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Violence against Latina Immigrants: Citizenship, Inequality, and Communityby Roberta Villalon
Synopses & Reviews
A valuable introduction to the central issues in the sociology of the arts, this work draws on sociology, art history, feminism, and literary and media studies, to explain the social nature of the arts, their production, distribution, and reception. This second edition is the result of the author's chapter-by-chapter review and updating, taking into account not only her own re-thinking on these issues but also the work that has been done in cultural studies and the sociology of the arts since the first edition appeared in 1984. Wolff considers changes in sociology, literary studies, and cultural studies, and their implications for the project of the sociology of art: the relevance of post structuralist theory for an understanding of the author/artist; and the current, and perhaps unfounded, rejection of the concept of ideology. The author also assesses the question of cultural politics in relation to debates about postmodernism, as well as the matter of identity politics with regard to gender and ethnicity. Containing a wealth of information about both past and present thinking on the sociology of art, this book will be of particular interest both to students of the arts and students of sociology.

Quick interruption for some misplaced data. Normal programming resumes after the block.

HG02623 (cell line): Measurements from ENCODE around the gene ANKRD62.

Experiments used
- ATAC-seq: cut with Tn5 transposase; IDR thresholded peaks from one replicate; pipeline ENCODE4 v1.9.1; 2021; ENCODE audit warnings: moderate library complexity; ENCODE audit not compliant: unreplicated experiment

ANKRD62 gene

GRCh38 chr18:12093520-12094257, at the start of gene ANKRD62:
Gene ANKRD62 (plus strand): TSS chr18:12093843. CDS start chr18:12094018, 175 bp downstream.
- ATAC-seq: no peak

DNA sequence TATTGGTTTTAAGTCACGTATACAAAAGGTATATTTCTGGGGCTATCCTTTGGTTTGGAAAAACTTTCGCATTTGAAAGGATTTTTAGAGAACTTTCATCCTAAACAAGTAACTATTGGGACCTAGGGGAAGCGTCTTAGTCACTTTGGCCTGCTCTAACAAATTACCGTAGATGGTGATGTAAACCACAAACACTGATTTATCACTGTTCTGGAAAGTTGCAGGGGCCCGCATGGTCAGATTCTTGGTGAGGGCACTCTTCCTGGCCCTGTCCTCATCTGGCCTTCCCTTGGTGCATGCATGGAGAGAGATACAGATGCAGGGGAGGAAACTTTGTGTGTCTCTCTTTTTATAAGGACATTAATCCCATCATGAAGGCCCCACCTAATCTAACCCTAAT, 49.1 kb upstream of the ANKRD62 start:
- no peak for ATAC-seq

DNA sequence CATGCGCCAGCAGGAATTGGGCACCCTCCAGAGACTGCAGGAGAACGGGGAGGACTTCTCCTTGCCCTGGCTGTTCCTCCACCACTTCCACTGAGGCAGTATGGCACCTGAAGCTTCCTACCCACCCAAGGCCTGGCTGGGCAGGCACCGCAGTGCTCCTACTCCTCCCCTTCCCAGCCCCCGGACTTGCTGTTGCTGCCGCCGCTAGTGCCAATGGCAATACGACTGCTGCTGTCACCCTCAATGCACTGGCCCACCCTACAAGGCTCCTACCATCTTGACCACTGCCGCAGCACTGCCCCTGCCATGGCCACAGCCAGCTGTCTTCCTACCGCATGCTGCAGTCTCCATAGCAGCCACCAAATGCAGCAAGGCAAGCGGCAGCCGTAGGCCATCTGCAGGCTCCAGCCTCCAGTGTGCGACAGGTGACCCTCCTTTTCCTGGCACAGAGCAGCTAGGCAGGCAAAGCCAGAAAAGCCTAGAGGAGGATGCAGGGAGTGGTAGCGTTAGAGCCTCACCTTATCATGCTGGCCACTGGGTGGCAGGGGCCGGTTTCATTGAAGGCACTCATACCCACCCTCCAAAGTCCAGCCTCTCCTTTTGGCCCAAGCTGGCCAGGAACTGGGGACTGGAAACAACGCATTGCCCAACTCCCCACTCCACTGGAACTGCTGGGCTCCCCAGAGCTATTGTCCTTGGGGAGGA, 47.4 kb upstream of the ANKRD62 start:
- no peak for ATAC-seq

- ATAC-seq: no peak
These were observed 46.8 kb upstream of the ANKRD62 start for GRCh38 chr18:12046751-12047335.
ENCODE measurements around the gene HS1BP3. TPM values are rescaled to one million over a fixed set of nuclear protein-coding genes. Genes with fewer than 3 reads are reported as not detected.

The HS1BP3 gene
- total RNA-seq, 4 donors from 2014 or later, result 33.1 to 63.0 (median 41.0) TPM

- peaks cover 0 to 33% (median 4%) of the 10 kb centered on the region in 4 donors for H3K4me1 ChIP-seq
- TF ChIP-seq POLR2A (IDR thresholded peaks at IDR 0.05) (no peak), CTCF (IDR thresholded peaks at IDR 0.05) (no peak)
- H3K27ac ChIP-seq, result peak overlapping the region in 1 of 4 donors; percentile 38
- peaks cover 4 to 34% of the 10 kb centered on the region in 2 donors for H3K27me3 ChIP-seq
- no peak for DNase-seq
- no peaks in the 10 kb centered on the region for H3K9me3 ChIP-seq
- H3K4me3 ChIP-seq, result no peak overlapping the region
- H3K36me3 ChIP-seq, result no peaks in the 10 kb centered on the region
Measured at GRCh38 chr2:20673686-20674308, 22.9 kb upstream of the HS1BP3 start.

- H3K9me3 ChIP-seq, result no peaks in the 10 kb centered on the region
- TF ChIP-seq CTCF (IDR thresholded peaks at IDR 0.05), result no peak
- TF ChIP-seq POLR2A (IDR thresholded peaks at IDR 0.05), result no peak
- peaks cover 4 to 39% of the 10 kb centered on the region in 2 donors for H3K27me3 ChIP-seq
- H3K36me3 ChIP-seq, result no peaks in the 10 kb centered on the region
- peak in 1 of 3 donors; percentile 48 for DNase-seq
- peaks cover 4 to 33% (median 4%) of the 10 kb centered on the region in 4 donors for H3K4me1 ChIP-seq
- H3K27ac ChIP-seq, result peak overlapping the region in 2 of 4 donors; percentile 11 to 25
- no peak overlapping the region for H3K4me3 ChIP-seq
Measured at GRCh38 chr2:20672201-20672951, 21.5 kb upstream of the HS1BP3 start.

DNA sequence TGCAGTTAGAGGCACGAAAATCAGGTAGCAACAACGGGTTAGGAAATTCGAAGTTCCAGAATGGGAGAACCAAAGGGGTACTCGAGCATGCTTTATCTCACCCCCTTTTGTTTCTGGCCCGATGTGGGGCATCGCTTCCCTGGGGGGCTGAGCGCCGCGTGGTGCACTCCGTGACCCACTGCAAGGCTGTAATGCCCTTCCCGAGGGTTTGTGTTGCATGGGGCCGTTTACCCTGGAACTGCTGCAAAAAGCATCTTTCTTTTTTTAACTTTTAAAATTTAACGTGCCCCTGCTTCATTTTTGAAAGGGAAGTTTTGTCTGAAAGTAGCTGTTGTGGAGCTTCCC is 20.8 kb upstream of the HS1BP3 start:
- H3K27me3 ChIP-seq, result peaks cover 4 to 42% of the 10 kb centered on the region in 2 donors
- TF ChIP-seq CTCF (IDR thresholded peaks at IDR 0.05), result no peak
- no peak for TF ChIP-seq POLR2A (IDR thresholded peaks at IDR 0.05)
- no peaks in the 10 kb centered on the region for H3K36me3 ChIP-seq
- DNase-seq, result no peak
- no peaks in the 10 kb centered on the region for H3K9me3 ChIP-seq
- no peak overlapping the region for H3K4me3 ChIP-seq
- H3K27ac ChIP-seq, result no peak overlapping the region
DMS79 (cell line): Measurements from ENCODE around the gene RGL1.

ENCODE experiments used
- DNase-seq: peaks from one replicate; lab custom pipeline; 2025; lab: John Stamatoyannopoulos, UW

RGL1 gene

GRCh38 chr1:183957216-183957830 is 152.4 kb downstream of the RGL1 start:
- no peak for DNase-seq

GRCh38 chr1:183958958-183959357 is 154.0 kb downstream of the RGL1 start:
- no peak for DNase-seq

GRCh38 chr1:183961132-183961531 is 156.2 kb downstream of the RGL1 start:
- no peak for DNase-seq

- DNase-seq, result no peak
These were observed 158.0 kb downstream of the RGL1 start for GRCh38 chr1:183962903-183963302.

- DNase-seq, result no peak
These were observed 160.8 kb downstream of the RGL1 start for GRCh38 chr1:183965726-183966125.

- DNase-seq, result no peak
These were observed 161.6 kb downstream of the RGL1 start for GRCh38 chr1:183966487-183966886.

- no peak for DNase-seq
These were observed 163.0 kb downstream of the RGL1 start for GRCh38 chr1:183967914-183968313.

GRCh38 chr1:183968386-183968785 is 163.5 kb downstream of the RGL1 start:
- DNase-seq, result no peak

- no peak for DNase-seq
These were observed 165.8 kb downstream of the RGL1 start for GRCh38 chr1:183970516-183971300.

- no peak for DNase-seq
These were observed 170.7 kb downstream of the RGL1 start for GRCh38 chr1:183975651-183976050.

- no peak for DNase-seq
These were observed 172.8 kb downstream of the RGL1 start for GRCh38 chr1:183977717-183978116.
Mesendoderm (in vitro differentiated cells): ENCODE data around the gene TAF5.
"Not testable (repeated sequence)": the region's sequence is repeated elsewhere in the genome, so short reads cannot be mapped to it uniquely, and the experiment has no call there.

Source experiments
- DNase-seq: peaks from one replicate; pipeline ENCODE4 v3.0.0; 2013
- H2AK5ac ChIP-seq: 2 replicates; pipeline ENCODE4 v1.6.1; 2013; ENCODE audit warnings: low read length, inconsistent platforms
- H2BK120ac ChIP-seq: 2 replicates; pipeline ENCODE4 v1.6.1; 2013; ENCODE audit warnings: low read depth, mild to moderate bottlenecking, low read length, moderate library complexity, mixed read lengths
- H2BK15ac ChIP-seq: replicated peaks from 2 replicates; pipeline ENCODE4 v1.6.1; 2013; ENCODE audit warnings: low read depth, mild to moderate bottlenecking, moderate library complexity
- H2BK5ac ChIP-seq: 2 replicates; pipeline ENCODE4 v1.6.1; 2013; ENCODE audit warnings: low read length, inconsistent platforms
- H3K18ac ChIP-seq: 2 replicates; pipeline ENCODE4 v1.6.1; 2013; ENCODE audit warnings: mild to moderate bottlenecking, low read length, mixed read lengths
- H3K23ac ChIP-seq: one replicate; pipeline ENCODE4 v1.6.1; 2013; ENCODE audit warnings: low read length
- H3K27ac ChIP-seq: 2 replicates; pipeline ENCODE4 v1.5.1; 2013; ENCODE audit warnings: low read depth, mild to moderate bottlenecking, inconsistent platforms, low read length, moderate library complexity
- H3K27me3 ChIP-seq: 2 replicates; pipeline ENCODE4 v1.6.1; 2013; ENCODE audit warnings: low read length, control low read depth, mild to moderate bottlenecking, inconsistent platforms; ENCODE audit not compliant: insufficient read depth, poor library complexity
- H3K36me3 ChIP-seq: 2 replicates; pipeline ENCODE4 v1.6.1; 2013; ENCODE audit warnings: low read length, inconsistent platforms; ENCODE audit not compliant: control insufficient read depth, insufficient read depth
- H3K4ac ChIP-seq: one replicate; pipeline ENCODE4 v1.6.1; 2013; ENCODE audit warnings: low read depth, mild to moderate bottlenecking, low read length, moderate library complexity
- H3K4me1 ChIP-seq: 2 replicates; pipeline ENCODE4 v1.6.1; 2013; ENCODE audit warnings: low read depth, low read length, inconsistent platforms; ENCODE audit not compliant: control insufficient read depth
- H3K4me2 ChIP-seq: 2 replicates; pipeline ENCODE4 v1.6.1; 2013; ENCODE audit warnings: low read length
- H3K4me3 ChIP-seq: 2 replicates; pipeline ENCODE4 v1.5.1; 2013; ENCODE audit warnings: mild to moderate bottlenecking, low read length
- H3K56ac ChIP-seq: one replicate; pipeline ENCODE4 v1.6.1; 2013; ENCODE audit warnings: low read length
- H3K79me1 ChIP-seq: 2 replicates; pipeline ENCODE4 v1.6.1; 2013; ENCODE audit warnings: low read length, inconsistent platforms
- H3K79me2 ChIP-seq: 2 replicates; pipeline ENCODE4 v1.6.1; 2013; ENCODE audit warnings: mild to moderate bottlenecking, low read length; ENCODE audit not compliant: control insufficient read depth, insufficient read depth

Caught between violent partners and the bureaucratic complications of the US Immigration system, many immigrant women are particularly vulnerable to abuse. For two years, Roberta Villalón volunteered at a nonprofit group that offers free legal services to mostly undocumented immigrants who had been victims of abuse. Her innovative study of Latina survivors of domestic violence explores the complexities at the intersection of immigration, citizenship, and violence, and shows how inequality is perpetuated even through the well-intentioned delivery of vital services. Through archival research, participant observation, and personal interviews, Violence Against Latina Immigrants provides insight into the many obstacles faced by battered immigrant women of color, bringing their stories and voices to the fore. Ultimately, Villalón proposes an active policy advocacy agenda and suggests possible changes to gender violence-based immigration laws, revealing the complexities of the lives of Latina immigrants as they confront issues of citizenship, gender violence, and social inequalities.
About the Author
Roberta Villalón is Assistant Professor of Sociology at St. John's University.
Table of Contents
Introduction: theoretical and methodological approach — Violence against Latina immigrants and immigration law — Formal barriers to citizenship — Informal barriers to citizenship — Resisting inequality — Conclusion.
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